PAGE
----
It was an unexpected spectral treat for the audience last Saturday evening at the Court Lyceum Theatre. During a production of Ibsen's classic, Ghosts, the actual ghost of Sir Henry Irving manifested itself center stage in his Mephistopheles costume from the legendary production of Goethe's Faust. After taking a deep, courteous bow to the audience, Irving's ghost voiced in a resonant baritone. "Irving at your service."
As the play progressed, Irving's ghost took an inordinate interest in Jane Amplebousem as Mrs. Alving, proclaiming "That's as finest a piece of flesh as I have ever seen in damnation!" Ms. Amplebousem seemed shocked, appalled and yet charmed at the same time. When Irving's ghost moved in for what looked like more devilish business, Amplebousem swooned as if on cue. Given that Mrs. Alving was now "indisposed," Irving's ghost removed his crimson cap (replete with phallic red feather) and began a sinuous stroll ---punctuated with seductive patter--- toward Regina Engstrand, played that evening with coltish appeal by Della Volesqueek.
It was then perhaps inevitable that Irving, as Old Nick's minion, became a combative and dramatic rival of Pastor Manders, enacted by Archy Plodtung. With any hope of script integrity gone out the French doors at the rear of the stage, Manders/Plodtung burst out in a rant animated with near religious fervor about the degradation of contemporary theatre, accusing the ghostly interloper of damnable immorality as well as, in fact, destroying his signature scene. Irving bided his time until the tirade ceased, and then coolly opined that there was a special place in Hell for actors like Plodtung who "out Herods Herod," as one of Sir Henry's illustrious colleagues had noted previously.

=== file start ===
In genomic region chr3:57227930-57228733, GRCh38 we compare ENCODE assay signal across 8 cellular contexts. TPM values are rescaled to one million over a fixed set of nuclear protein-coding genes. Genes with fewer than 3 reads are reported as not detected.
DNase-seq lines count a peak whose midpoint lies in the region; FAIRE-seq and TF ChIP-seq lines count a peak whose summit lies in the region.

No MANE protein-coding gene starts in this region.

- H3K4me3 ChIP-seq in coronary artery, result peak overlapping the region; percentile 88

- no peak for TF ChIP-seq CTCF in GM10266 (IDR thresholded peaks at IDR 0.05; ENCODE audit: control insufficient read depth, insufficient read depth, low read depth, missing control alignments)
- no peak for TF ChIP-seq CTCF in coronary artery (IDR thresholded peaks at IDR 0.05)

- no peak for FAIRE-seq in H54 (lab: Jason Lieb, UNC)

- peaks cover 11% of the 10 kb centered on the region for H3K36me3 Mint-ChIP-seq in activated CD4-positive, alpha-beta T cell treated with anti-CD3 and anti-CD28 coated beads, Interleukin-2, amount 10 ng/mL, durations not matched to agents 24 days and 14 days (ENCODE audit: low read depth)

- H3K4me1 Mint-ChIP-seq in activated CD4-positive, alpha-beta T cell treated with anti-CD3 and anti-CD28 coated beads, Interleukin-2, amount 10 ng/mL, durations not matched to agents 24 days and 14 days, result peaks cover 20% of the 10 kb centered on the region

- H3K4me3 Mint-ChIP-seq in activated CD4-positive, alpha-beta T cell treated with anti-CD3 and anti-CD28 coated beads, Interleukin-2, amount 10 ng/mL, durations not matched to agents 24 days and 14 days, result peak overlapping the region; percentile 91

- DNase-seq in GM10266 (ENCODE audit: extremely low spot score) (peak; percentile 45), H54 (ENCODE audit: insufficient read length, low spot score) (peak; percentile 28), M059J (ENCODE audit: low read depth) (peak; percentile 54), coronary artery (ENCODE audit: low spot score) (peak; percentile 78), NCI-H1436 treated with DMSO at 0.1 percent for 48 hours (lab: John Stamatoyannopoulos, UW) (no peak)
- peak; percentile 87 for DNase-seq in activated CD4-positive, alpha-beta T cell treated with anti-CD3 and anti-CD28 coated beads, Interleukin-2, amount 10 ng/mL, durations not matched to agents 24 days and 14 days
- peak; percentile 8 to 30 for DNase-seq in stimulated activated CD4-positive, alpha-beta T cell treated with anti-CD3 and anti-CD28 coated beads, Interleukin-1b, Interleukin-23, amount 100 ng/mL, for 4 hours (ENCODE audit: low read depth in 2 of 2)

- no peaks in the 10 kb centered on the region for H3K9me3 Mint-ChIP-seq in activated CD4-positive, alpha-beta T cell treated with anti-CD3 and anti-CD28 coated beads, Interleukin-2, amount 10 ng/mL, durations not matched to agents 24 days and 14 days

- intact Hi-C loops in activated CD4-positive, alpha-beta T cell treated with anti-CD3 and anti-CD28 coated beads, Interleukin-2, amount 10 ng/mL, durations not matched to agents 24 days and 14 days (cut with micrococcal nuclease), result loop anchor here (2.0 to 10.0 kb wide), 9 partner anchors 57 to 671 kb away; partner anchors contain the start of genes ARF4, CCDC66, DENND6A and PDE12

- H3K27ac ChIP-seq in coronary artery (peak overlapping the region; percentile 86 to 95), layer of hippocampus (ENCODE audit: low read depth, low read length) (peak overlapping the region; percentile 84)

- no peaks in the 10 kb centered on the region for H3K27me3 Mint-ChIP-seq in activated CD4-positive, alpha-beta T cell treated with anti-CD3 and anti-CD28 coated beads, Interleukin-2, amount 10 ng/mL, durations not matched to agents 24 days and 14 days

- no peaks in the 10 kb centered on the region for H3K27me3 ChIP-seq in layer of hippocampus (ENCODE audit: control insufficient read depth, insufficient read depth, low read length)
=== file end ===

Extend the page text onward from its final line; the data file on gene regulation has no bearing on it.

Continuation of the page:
As for Osvald, interpreted with more than usual blasé artistic phlegm by Sam Slothtoe, Sir Henry gave him what-for with the business end of his infernal pitchfork, citing that he Osvald had as usual, "sat too long at table." And I must say that from that point forward I've never seen a more animated Osvald in any other production.
Though the evening needed no more surprises, an incredible finale ensued when the ghost of Ibsen himself appeared from stage right, clomping on in his high-heeled shoes and wielding his cane menacingly at Sir Henry. "Vat aer you doint to der scenes and meir play?!" Ibsen demanded.
"Just injecting some well needed diabolical plot twists, old boy," retorted Sir Henry. A ghostly duel then erupted between Henrik and Henry with the diminutive, portly Ibsen attempting to strike telling blows with his cane on the tall, lanky Irving, who fended them off deftly by expert wielding of his pitchfork. The duel was well met with raucous cheers and lively rooting for both combatants from the audience, as the spectral pair thrust and parried back and forth across the stage, while Plodtung sat on a couch upper stage left with face disconsolately in hands and Miss Volesqueek looked on rapturously at the action.
Yet, all ended upon a triumphant note after curtain with both Ibsen and Irving shaking hands eerily center stage and accepting graciously the accolades of the riveted audience in standing ovation. An encore performance has been planned for next Wednesday's matinee much to the chagrin of Archy Plodtung.